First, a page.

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Author Topic: Too late to split a hive?  (Read 226 times)

Offline Wocky

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Too late to split a hive?
« on: March 15, 2020, 07:14:31 am »
One of my hives (Langstroth) seemed to be dwindling, with no new brood (so the queen was gone;) I bought a new queen (which arrived Friday), but when I went to install her, I found the hive empty except for some wax moth. I've cleaned the wax moth up, but now I've got a queen bee and no hive to add her to.

I've got a top-bar hive that's very healthy, and was thinking of taking some young workers from that and using them to start a new hive with the new queen. The bars in the top-bar are not the same size as the frames in the Langstroth, so I can't just take some frames from it. I  can give the new colony some food, in the form of either crystallised honey or sugar syrup, but it's getting very late in the season to be splitting a hive. The bees would have to build comb for the queen's eggs, too.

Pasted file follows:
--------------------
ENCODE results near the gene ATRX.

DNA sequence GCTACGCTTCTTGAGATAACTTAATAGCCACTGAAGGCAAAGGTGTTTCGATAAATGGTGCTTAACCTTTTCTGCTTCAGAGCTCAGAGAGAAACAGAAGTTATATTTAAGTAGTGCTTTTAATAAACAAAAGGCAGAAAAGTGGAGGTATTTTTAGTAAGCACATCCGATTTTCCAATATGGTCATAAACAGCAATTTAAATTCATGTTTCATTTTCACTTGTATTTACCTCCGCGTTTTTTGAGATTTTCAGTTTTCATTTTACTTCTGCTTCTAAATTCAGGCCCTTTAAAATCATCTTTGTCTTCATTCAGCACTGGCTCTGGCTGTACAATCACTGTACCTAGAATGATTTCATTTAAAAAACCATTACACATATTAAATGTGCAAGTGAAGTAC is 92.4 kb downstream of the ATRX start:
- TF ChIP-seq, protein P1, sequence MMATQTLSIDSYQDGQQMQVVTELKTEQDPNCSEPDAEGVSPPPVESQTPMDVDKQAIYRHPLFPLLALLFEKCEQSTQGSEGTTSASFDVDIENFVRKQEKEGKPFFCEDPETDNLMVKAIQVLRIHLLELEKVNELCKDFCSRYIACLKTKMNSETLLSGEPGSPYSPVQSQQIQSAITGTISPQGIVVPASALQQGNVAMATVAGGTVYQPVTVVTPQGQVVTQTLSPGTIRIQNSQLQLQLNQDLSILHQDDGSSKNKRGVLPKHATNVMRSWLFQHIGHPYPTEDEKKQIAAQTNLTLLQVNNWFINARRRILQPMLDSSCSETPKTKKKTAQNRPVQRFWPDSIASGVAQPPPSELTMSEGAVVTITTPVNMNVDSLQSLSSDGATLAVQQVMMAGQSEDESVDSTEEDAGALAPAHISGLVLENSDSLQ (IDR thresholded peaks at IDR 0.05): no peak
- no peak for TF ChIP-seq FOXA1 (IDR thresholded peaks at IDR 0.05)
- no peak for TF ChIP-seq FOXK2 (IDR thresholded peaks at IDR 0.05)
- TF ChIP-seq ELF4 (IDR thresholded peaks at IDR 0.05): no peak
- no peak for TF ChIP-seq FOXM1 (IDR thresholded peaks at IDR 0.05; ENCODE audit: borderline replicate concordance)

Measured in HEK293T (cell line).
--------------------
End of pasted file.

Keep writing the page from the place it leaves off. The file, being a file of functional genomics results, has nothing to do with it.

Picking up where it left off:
Is it too late to start the new colony?

Offline Milo

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Re: Too late to split a hive?
« Reply #1 on: March 15, 2020, 08:59:07 am »
Could you cut some brood comb from some of the top bars to fit the frames of the langy?

Rubber band them in and shake some nurse bees over it?

Offline KellyBeeFriendly

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Re: Too late to split a hive?
« Reply #2 on: May 12, 2020, 05:37:04 am »
Curious to know what you did?

I know one method for late and over wintered splits is called a double screen board (Snelgrove board) which allows a split to share warmth as they sit above a strong hive, but are separated by the double screen so they don?t fight. Apparently it works, I plan to try the technique in spring to prevent swarming and have faster buildup for the flow.

This info is probably too late for you, But curious to know What you did and how you fared - always something to learn from others. :-) K
Keep Calm and Keep Bees